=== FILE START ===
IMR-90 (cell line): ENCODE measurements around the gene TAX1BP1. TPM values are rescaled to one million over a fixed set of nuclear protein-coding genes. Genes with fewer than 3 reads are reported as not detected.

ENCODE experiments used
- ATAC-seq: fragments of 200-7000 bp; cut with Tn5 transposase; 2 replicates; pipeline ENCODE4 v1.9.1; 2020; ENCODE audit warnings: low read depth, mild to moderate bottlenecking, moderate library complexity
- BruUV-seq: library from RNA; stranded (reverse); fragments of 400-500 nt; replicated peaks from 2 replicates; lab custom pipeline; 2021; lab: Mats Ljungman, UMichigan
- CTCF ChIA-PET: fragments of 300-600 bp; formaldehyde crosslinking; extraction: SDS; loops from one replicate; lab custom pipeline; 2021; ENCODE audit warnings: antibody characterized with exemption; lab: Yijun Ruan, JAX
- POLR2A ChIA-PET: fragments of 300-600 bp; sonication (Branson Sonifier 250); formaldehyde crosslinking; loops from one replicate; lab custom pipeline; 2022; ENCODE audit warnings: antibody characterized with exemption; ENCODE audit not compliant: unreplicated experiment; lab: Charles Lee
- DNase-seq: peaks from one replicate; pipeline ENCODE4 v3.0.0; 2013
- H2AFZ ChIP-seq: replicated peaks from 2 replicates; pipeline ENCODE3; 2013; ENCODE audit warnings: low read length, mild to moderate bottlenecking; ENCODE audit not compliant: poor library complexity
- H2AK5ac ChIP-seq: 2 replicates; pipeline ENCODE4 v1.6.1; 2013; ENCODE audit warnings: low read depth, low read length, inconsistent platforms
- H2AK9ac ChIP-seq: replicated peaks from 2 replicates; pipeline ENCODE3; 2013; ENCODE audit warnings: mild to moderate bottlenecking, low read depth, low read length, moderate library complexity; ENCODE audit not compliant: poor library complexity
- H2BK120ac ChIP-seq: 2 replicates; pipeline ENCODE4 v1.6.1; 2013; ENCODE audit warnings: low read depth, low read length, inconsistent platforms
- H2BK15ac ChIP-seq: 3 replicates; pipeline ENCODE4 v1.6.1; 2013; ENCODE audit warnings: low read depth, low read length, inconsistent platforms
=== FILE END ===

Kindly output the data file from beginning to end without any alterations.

IMR-90 (cell line): ENCODE measurements around the gene TAX1BP1. TPM values are rescaled to one million over a fixed set of nuclear protein-coding genes. Genes with fewer than 3 reads are reported as not detected.

ENCODE experiments used
- ATAC-seq: fragments of 200-7000 bp; cut with Tn5 transposase; 2 replicates; pipeline ENCODE4 v1.9.1; 2020; ENCODE audit warnings: low read depth, mild to moderate bottlenecking, moderate library complexity
- BruUV-seq: library from RNA; stranded (reverse); fragments of 400-500 nt; replicated peaks from 2 replicates; lab custom pipeline; 2021; lab: Mats Ljungman, UMichigan
- CTCF ChIA-PET: fragments of 300-600 bp; formaldehyde crosslinking; extraction: SDS; loops from one replicate; lab custom pipeline; 2021; ENCODE audit warnings: antibody characterized with exemption; lab: Yijun Ruan, JAX
- POLR2A ChIA-PET: fragments of 300-600 bp; sonication (Branson Sonifier 250); formaldehyde crosslinking; loops from one replicate; lab custom pipeline; 2022; ENCODE audit warnings: antibody characterized with exemption; ENCODE audit not compliant: unreplicated experiment; lab: Charles Lee
- DNase-seq: peaks from one replicate; pipeline ENCODE4 v3.0.0; 2013
- H2AFZ ChIP-seq: replicated peaks from 2 replicates; pipeline ENCODE3; 2013; ENCODE audit warnings: low read length, mild to moderate bottlenecking; ENCODE audit not compliant: poor library complexity
- H2AK5ac ChIP-seq: 2 replicates; pipeline ENCODE4 v1.6.1; 2013; ENCODE audit warnings: low read depth, low read length, inconsistent platforms
- H2AK9ac ChIP-seq: replicated peaks from 2 replicates; pipeline ENCODE3; 2013; ENCODE audit warnings: mild to moderate bottlenecking, low read depth, low read length, moderate library complexity; ENCODE audit not compliant: poor library complexity
- H2BK120ac ChIP-seq: 2 replicates; pipeline ENCODE4 v1.6.1; 2013; ENCODE audit warnings: low read depth, low read length, inconsistent platforms
- H2BK15ac ChIP-seq: 3 replicates; pipeline ENCODE4 v1.6.1; 2013; ENCODE audit warnings: low read depth, low read length, inconsistent platforms